Together, these data strongly suggest that in contrast to platinum drug-induced DNA crosslinks, the increased amount of nimustine-induced interstrand crosslinks (24, 25) cannot be removed effectively in the G0-like cells. This results in multinucleated cells, which subsequently die.
A single dose of the nimustine MTD eradicates KB1P tumors
On the basis of these in vitro results, we tested nimustine efficacy in Brca1−/−;p53−/− (KB1P) or p53−/− (KP) tumors. As Evers and colleagues (15) also identified the bifunctional alkylator melphalan as an efficient compound for the treatment of BRCA2/p53–deficient cells, we examined this agent in parallel in our in vivo experiments. Moreover, we tested the nimustine analogue, nitrogen mustard bendamustine, which has recently reemerged as chemotherapeutic treatment. Although KP tumors were not particularly sensitive to the MTD of melphalan (10 mg/kg i.p.), nimustine (30 mg/kg i.p.), or bendamustine (40 mg/kg i.p.) (Supplementary Fig. S6A and S6B), all KB1P tumors in the nimustine-treated, half of the melphalan-treated, and one third of the bendamustine-treated animals appeared to be eradicated (Fig. 6B, top). Dose matters however. When we lowered the nimustine dose to 75% of the MTD, half of the tumors relapsed, and all tumors regrew when 50% of the MTD was injected (Fig. 6B, bottom). In contrast, we could not eradicate the KB1P tumors using the monofunctional alkylator temozolomide (Supplementary Fig. S6C and S6D), and most KB1P tumors relapsed after high dose monotherapy or combination therapy with carboplatin, thiotepa, and cyclophosphamide (CTC) (Supplementary Fig. S7A; refs. 8, 26). Unfortunately, the gut toxicity of the cocktail of alkylating agents CTC turned out to be the limiting factor in mice, and we could not escalate the dose above MTD levels by mimicking bone marrow reconstitution (Supplementary Figs. S7B–S7E and S8A). Despite the lack of eradication, relapsing tumors were still sensitive to repeated treatments of monotherapy or combination therapy with CTC (Supplementary Fig. S8B). This pattern is similar to what we found in response to cisplatin (Fig. 1A) or carboplatin (12). It supports the notion that in the absence of functional BRCA1, resistance to DNA-crosslinking agents given at MTD levels does not evolve in our model (27).
To further explore the differential sensitivity of KB1P tumors to carboplatin or nimustine, we investigated the drug-induced damage in situ. IHC analysis revealed that 72 hours after treatment, more DNA damage foci (determined by γH2AX positivity), apoptotic cells (measured by cleaved caspase-3 positivity) and DNA breaks (measured by TUNEL) were present in nimustine-treated tumors (Fig. 6C) compared with carboplatin-treated tumors. This difference between nimustine- and carboplatin-treated tumors was not detectable 24 hours after treatment, indicating that DNA damage caused by nimustine is not resolved as efficiently as damage caused by platinum drugs.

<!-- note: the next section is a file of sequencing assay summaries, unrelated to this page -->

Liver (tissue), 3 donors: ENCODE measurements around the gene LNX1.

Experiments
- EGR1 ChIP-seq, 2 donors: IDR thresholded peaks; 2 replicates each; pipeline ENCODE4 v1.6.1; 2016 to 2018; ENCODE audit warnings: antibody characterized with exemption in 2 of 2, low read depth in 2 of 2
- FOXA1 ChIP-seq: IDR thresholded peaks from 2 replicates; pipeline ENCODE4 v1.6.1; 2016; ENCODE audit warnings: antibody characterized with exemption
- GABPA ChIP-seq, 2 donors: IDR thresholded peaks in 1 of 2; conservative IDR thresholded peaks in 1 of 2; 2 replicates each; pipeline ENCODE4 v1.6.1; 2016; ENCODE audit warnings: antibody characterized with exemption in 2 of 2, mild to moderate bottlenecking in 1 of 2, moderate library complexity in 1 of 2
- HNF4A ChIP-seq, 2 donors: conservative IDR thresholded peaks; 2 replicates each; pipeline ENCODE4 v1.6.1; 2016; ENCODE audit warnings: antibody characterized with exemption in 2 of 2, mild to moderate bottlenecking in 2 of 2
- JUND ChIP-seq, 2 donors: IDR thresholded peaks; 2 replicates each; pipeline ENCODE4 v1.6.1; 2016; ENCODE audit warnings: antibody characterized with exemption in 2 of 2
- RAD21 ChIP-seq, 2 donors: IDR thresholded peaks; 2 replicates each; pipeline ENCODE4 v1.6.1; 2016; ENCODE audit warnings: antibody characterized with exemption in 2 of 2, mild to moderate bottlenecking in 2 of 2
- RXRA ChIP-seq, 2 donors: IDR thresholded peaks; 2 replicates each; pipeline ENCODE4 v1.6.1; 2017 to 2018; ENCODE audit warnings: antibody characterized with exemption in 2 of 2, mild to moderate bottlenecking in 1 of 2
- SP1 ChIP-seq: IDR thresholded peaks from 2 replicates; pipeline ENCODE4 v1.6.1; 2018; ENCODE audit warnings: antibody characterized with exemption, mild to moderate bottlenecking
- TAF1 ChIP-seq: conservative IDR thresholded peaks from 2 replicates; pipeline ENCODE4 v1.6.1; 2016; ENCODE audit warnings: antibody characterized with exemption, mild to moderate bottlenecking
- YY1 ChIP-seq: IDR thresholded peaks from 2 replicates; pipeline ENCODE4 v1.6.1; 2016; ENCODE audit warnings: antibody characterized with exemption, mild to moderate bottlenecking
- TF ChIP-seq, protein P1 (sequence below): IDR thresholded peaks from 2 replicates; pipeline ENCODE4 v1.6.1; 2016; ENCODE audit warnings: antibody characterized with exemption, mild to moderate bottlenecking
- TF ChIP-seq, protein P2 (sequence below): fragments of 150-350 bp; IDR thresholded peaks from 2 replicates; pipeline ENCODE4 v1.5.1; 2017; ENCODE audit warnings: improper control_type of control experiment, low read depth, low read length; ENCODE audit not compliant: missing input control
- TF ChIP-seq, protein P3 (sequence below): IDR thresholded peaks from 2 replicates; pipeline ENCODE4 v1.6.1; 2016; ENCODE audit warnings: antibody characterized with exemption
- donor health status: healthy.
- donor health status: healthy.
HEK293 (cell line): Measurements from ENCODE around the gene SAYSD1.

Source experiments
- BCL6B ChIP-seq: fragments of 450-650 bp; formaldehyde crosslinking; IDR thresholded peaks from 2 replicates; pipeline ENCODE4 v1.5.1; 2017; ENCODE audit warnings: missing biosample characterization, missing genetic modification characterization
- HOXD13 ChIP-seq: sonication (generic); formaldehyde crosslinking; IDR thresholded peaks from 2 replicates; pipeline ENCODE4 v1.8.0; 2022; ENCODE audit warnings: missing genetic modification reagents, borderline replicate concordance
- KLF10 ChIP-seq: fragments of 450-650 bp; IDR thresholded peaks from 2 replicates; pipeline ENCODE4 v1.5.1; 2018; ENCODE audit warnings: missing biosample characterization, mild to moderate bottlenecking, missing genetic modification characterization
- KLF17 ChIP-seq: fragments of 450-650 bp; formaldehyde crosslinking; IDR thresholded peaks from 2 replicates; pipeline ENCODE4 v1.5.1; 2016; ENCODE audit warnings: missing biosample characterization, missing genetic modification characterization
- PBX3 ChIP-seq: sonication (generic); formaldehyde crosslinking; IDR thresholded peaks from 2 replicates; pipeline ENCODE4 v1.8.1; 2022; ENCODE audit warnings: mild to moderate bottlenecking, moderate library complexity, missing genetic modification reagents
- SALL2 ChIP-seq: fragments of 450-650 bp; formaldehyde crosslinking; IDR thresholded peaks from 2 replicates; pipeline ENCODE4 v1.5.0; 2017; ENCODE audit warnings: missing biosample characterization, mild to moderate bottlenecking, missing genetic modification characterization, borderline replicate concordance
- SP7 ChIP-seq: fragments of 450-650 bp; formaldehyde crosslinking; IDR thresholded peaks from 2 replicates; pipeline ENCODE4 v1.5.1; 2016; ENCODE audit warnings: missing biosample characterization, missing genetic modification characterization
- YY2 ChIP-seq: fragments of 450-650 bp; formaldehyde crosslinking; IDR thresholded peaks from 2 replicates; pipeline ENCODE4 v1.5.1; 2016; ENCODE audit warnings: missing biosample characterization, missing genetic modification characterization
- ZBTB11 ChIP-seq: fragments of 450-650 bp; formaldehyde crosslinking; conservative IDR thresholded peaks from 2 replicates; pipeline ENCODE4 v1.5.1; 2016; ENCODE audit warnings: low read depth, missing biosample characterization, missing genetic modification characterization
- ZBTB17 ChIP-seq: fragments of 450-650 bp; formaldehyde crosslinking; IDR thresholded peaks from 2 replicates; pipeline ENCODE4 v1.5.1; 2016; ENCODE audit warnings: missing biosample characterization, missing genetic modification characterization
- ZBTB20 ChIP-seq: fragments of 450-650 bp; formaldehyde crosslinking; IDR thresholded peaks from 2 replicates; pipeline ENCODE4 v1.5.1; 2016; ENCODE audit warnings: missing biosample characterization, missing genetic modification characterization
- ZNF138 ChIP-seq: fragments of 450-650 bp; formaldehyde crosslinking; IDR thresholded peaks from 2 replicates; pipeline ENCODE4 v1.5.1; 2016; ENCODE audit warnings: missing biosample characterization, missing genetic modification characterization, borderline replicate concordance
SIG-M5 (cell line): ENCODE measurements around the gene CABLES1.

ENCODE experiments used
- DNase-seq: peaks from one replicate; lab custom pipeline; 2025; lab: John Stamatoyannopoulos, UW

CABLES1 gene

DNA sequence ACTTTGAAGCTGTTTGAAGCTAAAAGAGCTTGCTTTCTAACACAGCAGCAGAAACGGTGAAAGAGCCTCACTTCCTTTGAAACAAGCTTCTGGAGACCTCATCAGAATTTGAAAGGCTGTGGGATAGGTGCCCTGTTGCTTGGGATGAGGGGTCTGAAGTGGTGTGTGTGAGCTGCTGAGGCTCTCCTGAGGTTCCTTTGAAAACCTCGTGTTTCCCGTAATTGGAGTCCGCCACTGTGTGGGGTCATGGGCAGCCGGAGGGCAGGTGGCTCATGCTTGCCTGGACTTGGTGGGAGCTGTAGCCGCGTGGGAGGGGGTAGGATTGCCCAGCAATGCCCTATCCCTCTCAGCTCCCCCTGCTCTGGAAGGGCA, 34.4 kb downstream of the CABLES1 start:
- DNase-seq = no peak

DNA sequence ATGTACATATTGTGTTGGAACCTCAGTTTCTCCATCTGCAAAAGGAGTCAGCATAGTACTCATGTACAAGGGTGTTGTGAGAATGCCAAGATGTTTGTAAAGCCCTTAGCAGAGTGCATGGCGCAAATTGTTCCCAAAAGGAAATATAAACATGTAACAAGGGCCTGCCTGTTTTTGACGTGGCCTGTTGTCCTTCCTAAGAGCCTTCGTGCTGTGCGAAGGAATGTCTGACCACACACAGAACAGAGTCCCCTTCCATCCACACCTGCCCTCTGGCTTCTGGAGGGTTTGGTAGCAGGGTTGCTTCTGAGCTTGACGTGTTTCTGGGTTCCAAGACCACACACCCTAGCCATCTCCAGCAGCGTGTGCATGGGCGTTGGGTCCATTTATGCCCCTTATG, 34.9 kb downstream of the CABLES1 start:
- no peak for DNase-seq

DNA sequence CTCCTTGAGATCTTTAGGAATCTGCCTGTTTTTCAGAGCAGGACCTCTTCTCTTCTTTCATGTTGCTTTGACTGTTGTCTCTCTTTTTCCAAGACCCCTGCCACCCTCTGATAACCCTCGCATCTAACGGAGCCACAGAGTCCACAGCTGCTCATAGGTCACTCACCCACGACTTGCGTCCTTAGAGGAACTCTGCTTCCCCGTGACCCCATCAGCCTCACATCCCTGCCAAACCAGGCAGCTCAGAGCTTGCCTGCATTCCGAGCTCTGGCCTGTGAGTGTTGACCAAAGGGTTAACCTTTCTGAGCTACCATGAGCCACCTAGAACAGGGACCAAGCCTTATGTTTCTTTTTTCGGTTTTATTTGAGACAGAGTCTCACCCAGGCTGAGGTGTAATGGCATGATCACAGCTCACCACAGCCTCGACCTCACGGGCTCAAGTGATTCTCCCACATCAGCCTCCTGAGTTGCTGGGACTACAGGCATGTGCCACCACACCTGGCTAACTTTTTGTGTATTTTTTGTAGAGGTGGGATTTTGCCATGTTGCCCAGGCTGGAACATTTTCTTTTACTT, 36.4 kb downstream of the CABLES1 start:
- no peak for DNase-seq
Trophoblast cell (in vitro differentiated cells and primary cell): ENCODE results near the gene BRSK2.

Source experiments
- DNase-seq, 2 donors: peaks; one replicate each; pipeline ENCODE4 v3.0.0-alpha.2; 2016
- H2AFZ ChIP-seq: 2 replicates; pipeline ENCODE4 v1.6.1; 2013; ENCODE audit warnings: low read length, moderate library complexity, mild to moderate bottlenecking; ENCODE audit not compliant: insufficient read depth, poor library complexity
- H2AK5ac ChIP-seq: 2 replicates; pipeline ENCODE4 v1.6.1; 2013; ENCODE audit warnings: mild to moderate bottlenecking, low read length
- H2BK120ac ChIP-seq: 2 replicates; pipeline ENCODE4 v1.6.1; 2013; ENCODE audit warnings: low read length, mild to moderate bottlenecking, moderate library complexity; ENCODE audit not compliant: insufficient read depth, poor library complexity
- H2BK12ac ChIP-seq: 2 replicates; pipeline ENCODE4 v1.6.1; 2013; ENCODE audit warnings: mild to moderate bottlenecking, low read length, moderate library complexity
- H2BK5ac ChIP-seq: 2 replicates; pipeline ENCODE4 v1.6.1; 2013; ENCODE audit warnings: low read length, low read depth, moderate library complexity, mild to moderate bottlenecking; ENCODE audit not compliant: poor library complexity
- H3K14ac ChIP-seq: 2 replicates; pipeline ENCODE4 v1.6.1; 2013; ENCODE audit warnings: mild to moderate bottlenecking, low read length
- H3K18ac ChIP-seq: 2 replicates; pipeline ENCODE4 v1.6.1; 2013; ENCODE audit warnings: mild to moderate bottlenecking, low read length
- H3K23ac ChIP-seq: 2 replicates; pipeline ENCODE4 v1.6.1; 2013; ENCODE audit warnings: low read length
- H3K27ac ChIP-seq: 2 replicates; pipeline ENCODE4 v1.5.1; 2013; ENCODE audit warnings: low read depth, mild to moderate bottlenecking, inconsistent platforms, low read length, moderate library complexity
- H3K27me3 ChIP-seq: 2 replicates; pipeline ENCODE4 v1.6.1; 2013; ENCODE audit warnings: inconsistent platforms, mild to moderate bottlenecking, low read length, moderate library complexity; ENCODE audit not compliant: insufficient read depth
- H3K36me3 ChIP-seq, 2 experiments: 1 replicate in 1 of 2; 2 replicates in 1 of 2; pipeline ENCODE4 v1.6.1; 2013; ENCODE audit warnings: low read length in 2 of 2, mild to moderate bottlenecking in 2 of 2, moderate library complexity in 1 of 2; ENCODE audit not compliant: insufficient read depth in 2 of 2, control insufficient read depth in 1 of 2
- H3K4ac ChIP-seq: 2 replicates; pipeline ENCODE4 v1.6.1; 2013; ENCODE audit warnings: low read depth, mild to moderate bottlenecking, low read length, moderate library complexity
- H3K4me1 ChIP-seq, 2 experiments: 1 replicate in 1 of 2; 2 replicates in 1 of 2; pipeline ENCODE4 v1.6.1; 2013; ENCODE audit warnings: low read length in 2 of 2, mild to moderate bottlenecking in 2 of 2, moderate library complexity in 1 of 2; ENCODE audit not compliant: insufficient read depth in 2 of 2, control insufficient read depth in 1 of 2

To investigate whether carboplatin is more effective when the drug-tolerant G0-like cells are depleted, we pretreated animals with docetaxel for 24 hours. This resulted in an enrichment of cells arrested in the M-phase (Fig. 6D). When the docetaxel-pretreated animals were dosed with carboplatin, we observed that 6 of 9 animals were cured, and their survival was significantly increased compared with carboplatin treatment alone (Fig. 6D). This suggests that reducing the G0-like fraction of tumor cells is a useful therapeutic strategy to achieve tumor eradication.
Using a mouse model for BRCA1-deficient breast cancer, we identified a slowly cycling drug-tolerant population of tumor cells, which survives the platinum drug therapy and causes tumor relapse. We show that these residual tumor cells are in a G0-like cell-cycle stage and can be effectively targeted with the chloroethylating agent nimustine, resulting in disease eradication.
A major difference in DNA damage between platinum drugs and nimustine is the type of DNA crosslinks caused. DNA-crosslinking agents bind to nucleotides either on the same DNA strand or on complementary DNA strands causing intrastrand and interstrand crosslinks, respectively. Platinum drugs, such as cisplatin or carboplatin, mainly cause intrastrand crosslinks (28), whereas nimustine mainly causes interstrand crosslinks (24, 25).